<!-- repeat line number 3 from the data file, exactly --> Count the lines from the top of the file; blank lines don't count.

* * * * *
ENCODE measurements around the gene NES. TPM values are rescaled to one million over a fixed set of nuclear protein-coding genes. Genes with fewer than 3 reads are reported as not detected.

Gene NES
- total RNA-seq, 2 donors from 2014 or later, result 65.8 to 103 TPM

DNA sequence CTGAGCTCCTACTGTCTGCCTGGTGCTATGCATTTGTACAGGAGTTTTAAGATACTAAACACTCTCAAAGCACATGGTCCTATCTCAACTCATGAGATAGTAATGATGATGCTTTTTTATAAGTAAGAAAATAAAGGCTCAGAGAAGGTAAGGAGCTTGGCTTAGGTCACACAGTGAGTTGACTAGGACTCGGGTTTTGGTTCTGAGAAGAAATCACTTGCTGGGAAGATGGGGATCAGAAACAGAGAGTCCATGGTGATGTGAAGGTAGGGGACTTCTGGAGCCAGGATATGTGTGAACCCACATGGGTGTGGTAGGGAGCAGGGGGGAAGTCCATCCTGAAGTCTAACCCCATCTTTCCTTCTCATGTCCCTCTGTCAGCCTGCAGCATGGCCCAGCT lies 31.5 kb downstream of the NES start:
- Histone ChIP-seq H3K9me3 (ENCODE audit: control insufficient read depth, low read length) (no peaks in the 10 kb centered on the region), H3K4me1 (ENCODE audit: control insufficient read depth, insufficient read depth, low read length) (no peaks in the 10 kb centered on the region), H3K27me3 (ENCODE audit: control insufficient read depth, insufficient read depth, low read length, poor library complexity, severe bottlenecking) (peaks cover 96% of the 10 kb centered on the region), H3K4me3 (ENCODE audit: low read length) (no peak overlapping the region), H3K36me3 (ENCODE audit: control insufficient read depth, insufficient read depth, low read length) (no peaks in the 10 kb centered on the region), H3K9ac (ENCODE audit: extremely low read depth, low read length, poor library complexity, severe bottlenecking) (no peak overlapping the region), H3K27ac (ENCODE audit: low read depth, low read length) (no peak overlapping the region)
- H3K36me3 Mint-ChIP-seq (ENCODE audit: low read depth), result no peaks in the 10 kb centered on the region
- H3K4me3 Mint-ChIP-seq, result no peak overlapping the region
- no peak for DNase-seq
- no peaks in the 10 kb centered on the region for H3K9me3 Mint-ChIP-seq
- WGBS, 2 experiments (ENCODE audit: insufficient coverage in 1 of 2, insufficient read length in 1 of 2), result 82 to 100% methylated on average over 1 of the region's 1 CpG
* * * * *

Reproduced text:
- total RNA-seq, 2 donors from 2014 or later, result 65.8 to 103 TPM